Basic SQL Commands

The basic sql commands fall into 2 categories: data manipulation language commands (DML) and data definition language commands (DDL). As the names suggest, DML is used to manipulate the data in the database - i.e. to retrieve (query), modify, remove and add data. DDL is used to define database objects.Your first paragraph ...

The verbs for the basic SQL commands are:

  • SELECT  - to retrieve (query) data
  • UPDATE - to modify existing data
  • DELETE - to modify existing data
  • INSERT - to add new data

Now that we have the verbs, let's look at putting them into complete commands. We'll start with queries as they are the mostcommon type of SQL command used and because there's little point in having a database if you can't retrieve information from it.

This tutorial focuses on using sql with Oracle. Click here to learn about using SQL with MS SQL Server.

For a quick introduction to the SELECT statement in Oracle SQL, watch our video tutorial.

The basic syntax for queries is:-

SELECT column1 [,column2 [,column3 [...,columnN]]]
FROM database_object
[WHERE condition1[,condition2[,...conditionx]]]


  • column1, column2 etc. represent the data items in the table that you are interested in (i.e. the names of the columns). The square brackets "[" "]" indicate that the item enclosed within is optional, i.e. you must select at least one column. If all columns are required, this can be abbreviated with "*". 
  • Database_object is a table or view (or a subquery containing any combination of tables and views - which can make SQL statements quite complicated).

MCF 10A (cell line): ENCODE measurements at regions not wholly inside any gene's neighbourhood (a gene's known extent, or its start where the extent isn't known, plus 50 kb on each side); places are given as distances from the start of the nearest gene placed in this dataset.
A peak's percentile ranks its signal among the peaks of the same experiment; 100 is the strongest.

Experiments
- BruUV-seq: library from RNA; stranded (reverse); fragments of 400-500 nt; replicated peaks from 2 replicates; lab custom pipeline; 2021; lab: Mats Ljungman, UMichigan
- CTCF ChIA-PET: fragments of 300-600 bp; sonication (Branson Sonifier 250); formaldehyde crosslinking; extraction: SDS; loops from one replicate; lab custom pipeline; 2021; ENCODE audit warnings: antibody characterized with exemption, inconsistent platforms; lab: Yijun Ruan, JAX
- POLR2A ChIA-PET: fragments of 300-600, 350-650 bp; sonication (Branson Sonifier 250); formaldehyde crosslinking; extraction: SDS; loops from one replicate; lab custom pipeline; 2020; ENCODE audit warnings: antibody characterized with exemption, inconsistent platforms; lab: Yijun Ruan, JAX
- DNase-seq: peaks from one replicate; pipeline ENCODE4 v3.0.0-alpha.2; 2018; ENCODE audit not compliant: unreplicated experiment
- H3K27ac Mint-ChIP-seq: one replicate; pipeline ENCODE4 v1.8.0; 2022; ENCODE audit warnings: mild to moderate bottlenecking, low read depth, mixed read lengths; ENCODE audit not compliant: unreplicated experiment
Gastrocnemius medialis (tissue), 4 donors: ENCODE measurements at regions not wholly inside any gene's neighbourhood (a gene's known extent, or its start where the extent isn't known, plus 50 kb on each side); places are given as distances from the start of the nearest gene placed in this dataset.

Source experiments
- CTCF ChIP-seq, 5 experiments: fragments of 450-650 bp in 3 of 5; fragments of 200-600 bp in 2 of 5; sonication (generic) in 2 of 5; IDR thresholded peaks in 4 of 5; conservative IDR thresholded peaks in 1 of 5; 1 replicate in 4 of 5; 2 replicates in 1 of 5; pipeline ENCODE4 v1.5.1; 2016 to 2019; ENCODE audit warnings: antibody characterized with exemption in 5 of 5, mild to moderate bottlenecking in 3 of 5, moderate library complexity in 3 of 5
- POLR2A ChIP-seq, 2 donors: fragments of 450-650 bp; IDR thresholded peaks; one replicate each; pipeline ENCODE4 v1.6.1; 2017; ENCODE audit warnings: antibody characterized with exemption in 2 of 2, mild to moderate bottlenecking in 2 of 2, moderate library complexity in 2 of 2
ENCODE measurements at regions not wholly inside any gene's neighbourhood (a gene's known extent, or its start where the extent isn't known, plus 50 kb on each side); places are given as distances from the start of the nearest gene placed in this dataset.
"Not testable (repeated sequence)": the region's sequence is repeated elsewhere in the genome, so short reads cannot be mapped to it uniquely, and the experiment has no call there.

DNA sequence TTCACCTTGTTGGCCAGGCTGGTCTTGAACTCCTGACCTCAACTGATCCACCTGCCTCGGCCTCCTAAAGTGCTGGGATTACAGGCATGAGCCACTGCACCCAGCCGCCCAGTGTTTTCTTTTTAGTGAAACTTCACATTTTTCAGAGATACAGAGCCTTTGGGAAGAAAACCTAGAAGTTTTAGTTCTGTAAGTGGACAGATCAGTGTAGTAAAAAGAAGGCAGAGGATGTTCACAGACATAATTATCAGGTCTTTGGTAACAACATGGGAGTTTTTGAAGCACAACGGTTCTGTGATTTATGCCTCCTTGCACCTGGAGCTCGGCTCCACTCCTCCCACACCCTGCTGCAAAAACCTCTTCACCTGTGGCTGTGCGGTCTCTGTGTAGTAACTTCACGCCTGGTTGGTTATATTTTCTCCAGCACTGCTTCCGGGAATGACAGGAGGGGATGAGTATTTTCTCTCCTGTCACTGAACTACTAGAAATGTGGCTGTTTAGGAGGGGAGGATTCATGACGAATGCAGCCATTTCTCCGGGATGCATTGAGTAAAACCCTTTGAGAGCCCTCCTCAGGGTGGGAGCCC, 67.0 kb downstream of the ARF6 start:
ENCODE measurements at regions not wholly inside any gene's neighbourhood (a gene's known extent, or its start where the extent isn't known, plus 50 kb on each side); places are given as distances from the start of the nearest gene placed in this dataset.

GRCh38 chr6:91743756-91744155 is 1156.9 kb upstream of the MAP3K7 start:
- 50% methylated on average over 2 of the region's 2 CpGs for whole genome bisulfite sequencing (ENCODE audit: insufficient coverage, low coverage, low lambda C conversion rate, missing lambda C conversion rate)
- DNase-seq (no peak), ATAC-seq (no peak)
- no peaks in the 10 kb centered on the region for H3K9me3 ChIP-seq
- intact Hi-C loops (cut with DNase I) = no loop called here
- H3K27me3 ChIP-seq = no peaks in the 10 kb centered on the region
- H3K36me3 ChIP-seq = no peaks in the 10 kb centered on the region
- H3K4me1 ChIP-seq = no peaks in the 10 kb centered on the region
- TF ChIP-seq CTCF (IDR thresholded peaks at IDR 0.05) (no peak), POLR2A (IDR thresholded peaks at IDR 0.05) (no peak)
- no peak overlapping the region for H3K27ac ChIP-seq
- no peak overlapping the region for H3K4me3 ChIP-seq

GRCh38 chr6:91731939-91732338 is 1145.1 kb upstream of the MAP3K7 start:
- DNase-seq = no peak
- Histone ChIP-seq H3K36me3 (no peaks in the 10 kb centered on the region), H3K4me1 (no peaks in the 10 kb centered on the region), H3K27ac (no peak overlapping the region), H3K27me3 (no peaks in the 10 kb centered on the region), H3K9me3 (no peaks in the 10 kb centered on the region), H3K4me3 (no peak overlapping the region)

• condition1[,condition2[,...conditionX]] are the conditions that the selected rows must meet to be returned to the user and can be defined as column operator value_or_column where "operator" is one of "=","<",">","#" or "<>"; "value or column" is either a value (eg. 1 or "1") or the name of a column in the table/view.

Therefore an example of the most basic sql commands for retrieving data from a database would be :-

SELECT * FROM departments;

This would select all columns from all rows in the departments tables.

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If we only wanted the details of some of the departments we would restrict (filter) the departments selected by use of a where clause. For example

SELECT * FROM departments; WHERE name <> 'ACCOUNTS';

The above example would retrieve all the details of all the departments other than the accounts department.

If we only wanted to return certain attributes about the departments we would just specify the column(s) we want. For example if we only want the names of the departments  we would juset select the department_name column like so:

SELECT department_name FROM departments;

Of course we can combine these two query formats to return only teh details we want of teh departments of interest, like so:

SELECT department_name FROM departments; WHERE name > 'ACCOUNTS';

The above example would only retrieve the department names that are greater (alphabetically) than ACCOUNTS  (ie. sales, marketing, hr, etc.). 

One important point to note is that the order in which the results are returned is not guaranteed unless this is specified by the optional ORDER BY clause which comes after the WHERE clause in the query.

The following query specifies that the names of the departments are to be returned in ascending alphabetical order

SELECT department_name FROM departments
department_name > 'ACCOUNTS'
ORDER BY name;

the results of which would be something like the following: